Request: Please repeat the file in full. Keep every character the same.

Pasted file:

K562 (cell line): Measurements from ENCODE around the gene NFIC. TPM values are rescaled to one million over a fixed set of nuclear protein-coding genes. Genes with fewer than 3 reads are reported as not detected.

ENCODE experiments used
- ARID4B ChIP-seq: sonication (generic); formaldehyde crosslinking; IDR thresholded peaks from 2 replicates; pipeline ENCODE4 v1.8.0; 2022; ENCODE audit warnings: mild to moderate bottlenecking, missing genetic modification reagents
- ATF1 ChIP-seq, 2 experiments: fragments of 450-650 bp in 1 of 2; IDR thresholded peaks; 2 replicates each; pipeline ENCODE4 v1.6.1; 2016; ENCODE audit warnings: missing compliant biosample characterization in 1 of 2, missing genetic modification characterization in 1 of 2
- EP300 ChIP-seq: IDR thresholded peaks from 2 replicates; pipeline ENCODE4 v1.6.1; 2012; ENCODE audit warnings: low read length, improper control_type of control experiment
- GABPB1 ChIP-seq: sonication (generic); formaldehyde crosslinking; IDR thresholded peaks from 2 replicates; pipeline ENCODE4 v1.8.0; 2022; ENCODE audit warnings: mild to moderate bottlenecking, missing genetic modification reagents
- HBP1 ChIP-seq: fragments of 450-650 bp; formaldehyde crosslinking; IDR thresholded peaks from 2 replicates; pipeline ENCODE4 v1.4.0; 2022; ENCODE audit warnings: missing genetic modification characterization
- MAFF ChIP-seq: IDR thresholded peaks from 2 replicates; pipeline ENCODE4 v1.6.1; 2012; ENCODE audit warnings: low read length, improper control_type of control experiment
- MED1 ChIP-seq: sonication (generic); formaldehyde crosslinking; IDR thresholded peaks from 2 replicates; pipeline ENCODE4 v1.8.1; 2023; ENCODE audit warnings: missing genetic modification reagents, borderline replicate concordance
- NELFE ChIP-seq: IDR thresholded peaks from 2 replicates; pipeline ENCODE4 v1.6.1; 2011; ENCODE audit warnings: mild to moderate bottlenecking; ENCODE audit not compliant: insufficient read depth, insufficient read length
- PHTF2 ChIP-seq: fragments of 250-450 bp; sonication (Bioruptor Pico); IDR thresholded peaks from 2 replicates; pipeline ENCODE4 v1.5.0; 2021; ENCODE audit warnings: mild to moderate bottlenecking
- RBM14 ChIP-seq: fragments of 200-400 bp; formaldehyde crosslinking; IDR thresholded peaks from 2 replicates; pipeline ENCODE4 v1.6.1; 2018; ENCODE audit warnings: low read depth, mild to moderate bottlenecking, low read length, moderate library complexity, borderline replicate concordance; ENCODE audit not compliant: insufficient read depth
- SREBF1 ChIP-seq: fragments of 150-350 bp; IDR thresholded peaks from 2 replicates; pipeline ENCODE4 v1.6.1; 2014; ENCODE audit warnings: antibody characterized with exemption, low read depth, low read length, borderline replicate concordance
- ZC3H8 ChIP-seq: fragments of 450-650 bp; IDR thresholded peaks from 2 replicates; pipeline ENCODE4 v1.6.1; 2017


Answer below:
K562 (cell line): Measurements from ENCODE around the gene NFIC. TPM values are rescaled to one million over a fixed set of nuclear protein-coding genes. Genes with fewer than 3 reads are reported as not detected.

ENCODE experiments used
- ARID4B ChIP-seq: sonication (generic); formaldehyde crosslinking; IDR thresholded peaks from 2 replicates; pipeline ENCODE4 v1.8.0; 2022; ENCODE audit warnings: mild to moderate bottlenecking, missing genetic modification reagents
- ATF1 ChIP-seq, 2 experiments: fragments of 450-650 bp in 1 of 2; IDR thresholded peaks; 2 replicates each; pipeline ENCODE4 v1.6.1; 2016; ENCODE audit warnings: missing compliant biosample characterization in 1 of 2, missing genetic modification characterization in 1 of 2
- EP300 ChIP-seq: IDR thresholded peaks from 2 replicates; pipeline ENCODE4 v1.6.1; 2012; ENCODE audit warnings: low read length, improper control_type of control experiment
- GABPB1 ChIP-seq: sonication (generic); formaldehyde crosslinking; IDR thresholded peaks from 2 replicates; pipeline ENCODE4 v1.8.0; 2022; ENCODE audit warnings: mild to moderate bottlenecking, missing genetic modification reagents
- HBP1 ChIP-seq: fragments of 450-650 bp; formaldehyde crosslinking; IDR thresholded peaks from 2 replicates; pipeline ENCODE4 v1.4.0; 2022; ENCODE audit warnings: missing genetic modification characterization
- MAFF ChIP-seq: IDR thresholded peaks from 2 replicates; pipeline ENCODE4 v1.6.1; 2012; ENCODE audit warnings: low read length, improper control_type of control experiment
- MED1 ChIP-seq: sonication (generic); formaldehyde crosslinking; IDR thresholded peaks from 2 replicates; pipeline ENCODE4 v1.8.1; 2023; ENCODE audit warnings: missing genetic modification reagents, borderline replicate concordance
- NELFE ChIP-seq: IDR thresholded peaks from 2 replicates; pipeline ENCODE4 v1.6.1; 2011; ENCODE audit warnings: mild to moderate bottlenecking; ENCODE audit not compliant: insufficient read depth, insufficient read length
- PHTF2 ChIP-seq: fragments of 250-450 bp; sonication (Bioruptor Pico); IDR thresholded peaks from 2 replicates; pipeline ENCODE4 v1.5.0; 2021; ENCODE audit warnings: mild to moderate bottlenecking
- RBM14 ChIP-seq: fragments of 200-400 bp; formaldehyde crosslinking; IDR thresholded peaks from 2 replicates; pipeline ENCODE4 v1.6.1; 2018; ENCODE audit warnings: low read depth, mild to moderate bottlenecking, low read length, moderate library complexity, borderline replicate concordance; ENCODE audit not compliant: insufficient read depth
- SREBF1 ChIP-seq: fragments of 150-350 bp; IDR thresholded peaks from 2 replicates; pipeline ENCODE4 v1.6.1; 2014; ENCODE audit warnings: antibody characterized with exemption, low read depth, low read length, borderline replicate concordance
- ZC3H8 ChIP-seq: fragments of 450-650 bp; IDR thresholded peaks from 2 replicates; pipeline ENCODE4 v1.6.1; 2017